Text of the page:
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A Quick Brief On North-East Indian Food

Indian food abroad has largely been restricted to north Indian and south Indian food, mostly generic and popular dishes tweaked to cater to foreign tastebuds. However, in India, the diverse food culture has opened avenues to discover cuisines across regions.

Many youngsters from north east India travel across the country to study and work. And the poor knowledge of their food culture – mostly restricted to momos and thukpa – is fast changing. Budding chefs should gain a brief understanding of the cuisine of the region, quite unique and set apart from anything else mainland India has to offer. 

Many eateries have flourished across the country. In Goa, Meiphung in Baga claimed to be the state’s first Naga restaurant serving traditional Tangkul meals of beef with yam, pork curry with smoked chillies, fried chicken and iromba chutney. Soul Chef in Panjim has also earned a loyal following thanks to its service of authentic Assamese and Meghalayan food including pork bamboo shoot curry, dohkleh and fusions of house-made chocolate gelato infused with bhoot jolokia peppers.

Michelin-starred chef Atul Kochhar has taken north east Indian cuisine to London with Kanishka, serving dishes from all Seven Sister States – Assam, Meghalaya, Mizoram, Tripura, Nagaland, Manipur and Arunachal Pradesh, as well as Sikkim. The menu includes venison steak with fermented soybean and black sesame sauce, cumin and timur pepper-spiced goat curry, Mizo vawksa (smoked pork stir fried with mushrooms), sana thongba (Manipuri paneer curry) and others.

Each of the states in north east India has their own style of preparation, with a mix of fiery and mellow tastes. 


Rice is the staple food here, eaten with fresh local vegetables, fish and meat often cooked lightly in pungent mustard oil. Fish is usually from freshwater sources with masor tenga or sour fish among the most popular dishes in the region. Chicken, venison, squab, mutton, duck and pork are favourite meats cooked with special herbs, while red ant chutney is the region’s most famous delicacy.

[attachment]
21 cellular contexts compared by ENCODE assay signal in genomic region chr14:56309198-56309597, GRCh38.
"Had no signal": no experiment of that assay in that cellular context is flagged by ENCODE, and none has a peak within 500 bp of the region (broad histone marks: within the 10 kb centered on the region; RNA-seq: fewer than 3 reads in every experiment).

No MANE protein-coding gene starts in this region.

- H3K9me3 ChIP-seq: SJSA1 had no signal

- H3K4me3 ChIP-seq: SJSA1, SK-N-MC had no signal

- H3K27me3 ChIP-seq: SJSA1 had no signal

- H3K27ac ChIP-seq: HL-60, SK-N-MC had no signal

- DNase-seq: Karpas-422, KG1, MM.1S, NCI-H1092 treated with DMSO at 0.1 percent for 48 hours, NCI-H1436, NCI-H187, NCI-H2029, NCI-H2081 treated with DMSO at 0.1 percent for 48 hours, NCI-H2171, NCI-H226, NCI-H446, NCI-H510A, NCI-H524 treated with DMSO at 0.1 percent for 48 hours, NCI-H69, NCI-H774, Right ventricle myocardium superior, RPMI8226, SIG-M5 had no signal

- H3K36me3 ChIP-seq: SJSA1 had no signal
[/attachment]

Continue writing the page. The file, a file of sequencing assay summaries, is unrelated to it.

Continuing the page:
Three main tribes make up the state of Meghalaya – Khasi, Jaintia and Garo. They mainly combine rice with spicy dishes made from fish, mutton, pork, duck and beef with pickled bamboo shoots a favourite addition. Popular dishes include jadoh of red rice and pork, dohkleh (pork salad), nakham bitchi (fish soup), pumaloi (steamed rice cakes) and its pork version pudoh, donning (pork curry), tungrymbai (fermented soybean).


Mizo cuisine uses less heat and more spice from local herbs. The main dish is rice eaten with bai (string beans and edible ferns cooked with herbs), bekang (fermented soybean), smoked meat flavoured with fresh greens and herbs, and mixed steamed vegetables. 


Cooked with minimal oil, food from Tripura is pretty healthy and often flavoured with berma, fermented dry fish. Local vegetables and herbs are widely consumed, including elephant foot yam, gourds, beans and taro. A wide variety of meats and freshwater fish are also cooked. 


Nagas typically combine rice with vegetables and pickle, with dried or smoked meat on the side. The food is usually spicy, bhut jolokia chillies being the state’s most famous chilli export. Among the popular dishes include pork stew, bamboo steamed fish, mixed beans and vegetables, with the unique tastes of wild edible delicacies from the south. 


The simple, tasty food of Manipur is wholesome and flavoured with aromatic local herbs. Commonly consumed dishes include chamthong – a vegetable stew, eromba – fish and vegetable paste, singju – a fresh salad with lots of local vegetables including lotus stems and banana flower, nga thongba – a delightful fish curry and chakhao – a black rice pudding.


Pork and beef feature heavily in Arunachalese cuisine. They also make a dish solely of bamboo shoot, mustard and garlic; with pehak – a soybean paste that’s one of the state’s spiciest dishes. Other unique dishes include chura sabji made with fermented cheese, pasa or raw fish with a spice mix, po cha or butter tea and lukter, a local beef jerky of sorts.


The food in Sikkim is a blend of Tibetan, Lepcha and Nepali cuisine featuring indigenous ingredients such as ferns, wild lilies, bamboo shoots, pumpkin leaves and tree tomato or tamarillo. Important dishes from the region include dhindo – a cornflour, buckwheat and millet meal, a fermented soybean curry called kinema and yak milk soup called chhurpi.

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